8.6 (2.2)

0.05

 Negative self-image¥

1.1 (0.5)

7.3 (3.9)

0.03

 Public attitudes$

2.6 (1.0)

8.4 (2.1)

0.08

Note: *Q’s 7, 8, 9 in CF stigma scale; #Q’s 1 and 10 in CF stigma scale; ¥Q’s 2, 3 and 4 in CF stigma scale; $Q’s 5 and 6 in CF stigma scale.

Although our study sample is representative of Canadian adults living with CF, this study was conducted in a single center with a limited number of patients. A multi-center study with patients from different age groups, cultures, ethnicities, occupations, incomes, and educational backgrounds is required to further explore stigma and its impact on those living with CF.

This sample was composed primarily of Caucasian participants (93%) with moderate to high socio-economic status (50% of participants had a household income of ≥ $61,000). Quittner et al. found [27] that CF patients with lower socio-economic status and minority populations experience worse quality of life. Vulnerable population groups might be at a greater risk of experiencing stigma, which in turn may impact their adherence to treatment, health status, and longevity. There is also the question of generalizability of our results to all CF patients. For instance, we did not include patients under the age of 18. It is possible that CF stigma could differ depending on age group (e.g. teenage CF patients may experience more stigma than adults). A validated CF Stigma Scale for use among youth could be a valuable tool for health care professionals who are interested in identifying youth at risk for lower adherence. Despite demonstrating acceptable psychometric properties, our brief CF Stigma Scale needs to be validated in larger populations including different age groups, with different cultures and languages. Furthermore, future studies should include additional CF stigma items which are more relevant to CF symptoms (e.g. stigma related to persistent cough with heavy sputum production).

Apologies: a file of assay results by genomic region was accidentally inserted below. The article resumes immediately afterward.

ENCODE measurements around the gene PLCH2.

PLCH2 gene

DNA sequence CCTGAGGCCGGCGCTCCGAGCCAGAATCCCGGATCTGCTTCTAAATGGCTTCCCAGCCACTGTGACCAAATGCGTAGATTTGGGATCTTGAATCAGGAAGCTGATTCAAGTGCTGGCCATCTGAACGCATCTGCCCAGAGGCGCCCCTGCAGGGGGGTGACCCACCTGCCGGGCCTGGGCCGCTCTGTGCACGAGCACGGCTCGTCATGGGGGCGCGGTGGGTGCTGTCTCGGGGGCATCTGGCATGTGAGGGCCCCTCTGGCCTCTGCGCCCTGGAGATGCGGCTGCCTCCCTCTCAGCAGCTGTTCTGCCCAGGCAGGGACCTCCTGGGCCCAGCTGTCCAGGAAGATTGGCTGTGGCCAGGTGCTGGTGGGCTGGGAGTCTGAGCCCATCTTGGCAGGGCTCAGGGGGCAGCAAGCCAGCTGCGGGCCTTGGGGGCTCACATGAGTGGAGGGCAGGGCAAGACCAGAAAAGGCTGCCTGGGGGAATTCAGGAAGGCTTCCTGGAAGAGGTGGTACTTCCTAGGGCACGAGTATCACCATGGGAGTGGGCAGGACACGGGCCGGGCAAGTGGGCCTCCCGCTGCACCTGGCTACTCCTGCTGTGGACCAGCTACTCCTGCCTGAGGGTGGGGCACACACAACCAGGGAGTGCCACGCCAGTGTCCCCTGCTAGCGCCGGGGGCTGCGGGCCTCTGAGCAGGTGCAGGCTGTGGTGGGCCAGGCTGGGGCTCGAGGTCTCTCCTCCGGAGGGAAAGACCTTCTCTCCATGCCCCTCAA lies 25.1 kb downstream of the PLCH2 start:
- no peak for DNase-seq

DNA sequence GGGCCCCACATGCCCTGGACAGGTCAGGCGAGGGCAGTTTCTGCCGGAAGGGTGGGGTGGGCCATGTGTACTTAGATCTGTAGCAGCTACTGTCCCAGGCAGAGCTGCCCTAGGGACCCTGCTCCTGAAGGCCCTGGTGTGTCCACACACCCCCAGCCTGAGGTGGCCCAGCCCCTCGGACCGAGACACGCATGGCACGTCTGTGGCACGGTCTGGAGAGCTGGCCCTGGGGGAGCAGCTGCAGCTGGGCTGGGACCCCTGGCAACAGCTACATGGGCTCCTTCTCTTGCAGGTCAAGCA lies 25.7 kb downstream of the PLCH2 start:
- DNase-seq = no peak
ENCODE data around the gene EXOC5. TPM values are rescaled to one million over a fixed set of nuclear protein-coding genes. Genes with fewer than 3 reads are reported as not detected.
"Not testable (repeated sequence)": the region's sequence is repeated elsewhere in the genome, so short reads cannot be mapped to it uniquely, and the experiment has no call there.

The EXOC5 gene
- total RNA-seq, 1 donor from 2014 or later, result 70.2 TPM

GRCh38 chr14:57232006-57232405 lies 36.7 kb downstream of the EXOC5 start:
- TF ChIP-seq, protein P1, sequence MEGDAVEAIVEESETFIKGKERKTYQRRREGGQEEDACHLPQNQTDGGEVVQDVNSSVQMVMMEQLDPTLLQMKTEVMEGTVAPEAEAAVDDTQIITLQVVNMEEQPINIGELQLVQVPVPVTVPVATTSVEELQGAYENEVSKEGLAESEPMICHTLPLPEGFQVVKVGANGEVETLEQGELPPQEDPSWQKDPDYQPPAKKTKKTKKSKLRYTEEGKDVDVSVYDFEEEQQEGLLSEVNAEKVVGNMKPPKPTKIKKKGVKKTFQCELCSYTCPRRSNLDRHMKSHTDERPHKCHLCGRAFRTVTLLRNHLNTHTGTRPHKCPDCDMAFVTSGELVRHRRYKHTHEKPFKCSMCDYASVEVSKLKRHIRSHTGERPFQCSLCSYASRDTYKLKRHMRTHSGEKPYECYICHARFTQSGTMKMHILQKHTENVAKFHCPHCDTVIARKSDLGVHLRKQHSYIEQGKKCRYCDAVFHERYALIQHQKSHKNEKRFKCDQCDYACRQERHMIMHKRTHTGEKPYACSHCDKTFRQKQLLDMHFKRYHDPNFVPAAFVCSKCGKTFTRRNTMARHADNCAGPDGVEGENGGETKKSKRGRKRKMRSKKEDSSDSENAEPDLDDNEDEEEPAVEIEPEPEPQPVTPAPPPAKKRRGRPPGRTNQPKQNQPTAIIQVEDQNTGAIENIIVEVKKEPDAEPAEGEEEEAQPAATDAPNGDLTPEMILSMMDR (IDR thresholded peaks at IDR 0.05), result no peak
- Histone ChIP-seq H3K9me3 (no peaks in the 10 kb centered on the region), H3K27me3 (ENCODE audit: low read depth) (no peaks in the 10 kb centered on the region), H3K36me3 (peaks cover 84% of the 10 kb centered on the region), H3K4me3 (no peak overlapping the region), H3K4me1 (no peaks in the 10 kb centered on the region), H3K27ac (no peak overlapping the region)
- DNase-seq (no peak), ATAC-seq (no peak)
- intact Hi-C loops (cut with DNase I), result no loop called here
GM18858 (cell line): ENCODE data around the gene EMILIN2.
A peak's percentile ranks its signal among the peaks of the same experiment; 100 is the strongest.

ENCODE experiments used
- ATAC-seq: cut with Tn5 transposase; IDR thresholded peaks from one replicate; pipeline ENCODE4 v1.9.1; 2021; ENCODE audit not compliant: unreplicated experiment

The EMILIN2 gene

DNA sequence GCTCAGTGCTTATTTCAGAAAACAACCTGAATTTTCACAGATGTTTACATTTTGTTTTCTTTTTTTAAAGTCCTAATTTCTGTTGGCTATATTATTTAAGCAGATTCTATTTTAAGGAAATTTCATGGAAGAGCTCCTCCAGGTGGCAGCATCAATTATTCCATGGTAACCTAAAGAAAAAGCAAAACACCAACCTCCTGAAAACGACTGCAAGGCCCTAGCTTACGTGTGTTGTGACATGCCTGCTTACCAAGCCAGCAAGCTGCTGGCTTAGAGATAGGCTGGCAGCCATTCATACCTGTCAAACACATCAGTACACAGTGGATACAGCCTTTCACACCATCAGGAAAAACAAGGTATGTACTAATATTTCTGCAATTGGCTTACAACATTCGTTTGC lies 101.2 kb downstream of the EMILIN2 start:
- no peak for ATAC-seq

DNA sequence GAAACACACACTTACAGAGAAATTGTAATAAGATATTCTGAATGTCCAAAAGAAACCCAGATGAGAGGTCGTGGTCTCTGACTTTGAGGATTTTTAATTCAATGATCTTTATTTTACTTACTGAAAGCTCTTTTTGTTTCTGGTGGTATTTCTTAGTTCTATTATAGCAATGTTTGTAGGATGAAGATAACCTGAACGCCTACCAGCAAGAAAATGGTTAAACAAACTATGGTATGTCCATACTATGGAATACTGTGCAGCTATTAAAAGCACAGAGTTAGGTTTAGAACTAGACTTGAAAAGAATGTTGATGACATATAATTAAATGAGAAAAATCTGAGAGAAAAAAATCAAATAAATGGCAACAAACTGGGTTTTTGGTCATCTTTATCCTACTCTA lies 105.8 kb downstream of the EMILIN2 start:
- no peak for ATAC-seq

Conclusion

Our study found that stigma is an important and measurable construct associated with CF and it significantly impacts the lives of individuals with CF. Although our newly adapted CF Stigma Scale is easy-to-use and has demonstrated acceptable psychometric properties, we believe that it requires further validation in a multi-center study with a more diverse sample of CF patients. Prospective, longitudinal studies are needed to study stigma and its impact on important health outcomes such as treatment adherence, lung function, quality and quantity of life among individuals who are living with CF.

Declarations

Acknowledgments

We are very grateful to our CF study participants. Many volunteer students and research assistants contributed to this study, and without their help, this study would not have been possible. The authors would specifically like to thank Tracy Dalgleish, Bethany Keleher, Avanti Garde and Karla Abasi for help with data collection and data cleaning. The authors thank Dr. Barbara E. Berger for granting us permission to use their HIV Stigma Scale for research purposes and permission to modify the items as we see fit for our research on other stigma-related conditions.

Sources of support

Competitive grant from The Department of Medicine, Ottawa, Canada and investigator initiated research funding from Novartis, Ltd., Canada. Funders did not have any role in study design, data collection, data analysis, the interpretation of results, drafting the final manuscript, or the decision to submit the manuscript for publication.

Notation of prior abstract publication/presentation

Some data from this study was presented at the North American CF Conference (NACFC) – 2011 in Anaheim, California and the American Thoracic Society (ATS) Conference - 2013 in Philadelphia, Pennsylvania in abstract form.

Authors’ Affiliations

(1)
Ottawa Hospital Research Institute
(2)
The Ottawa Hospital
(3)
The University of Ottawa
(4)
Division of Respiratory Medicine, The Ottawa Hospital

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  28. Pre-publication history

    1. The pre-publication history for this paper can be accessed here:http://www.biomedcentral.com/1471-2466/14/76/prepub

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© Pakhale et al.; licensee BioMed Central Ltd. 2014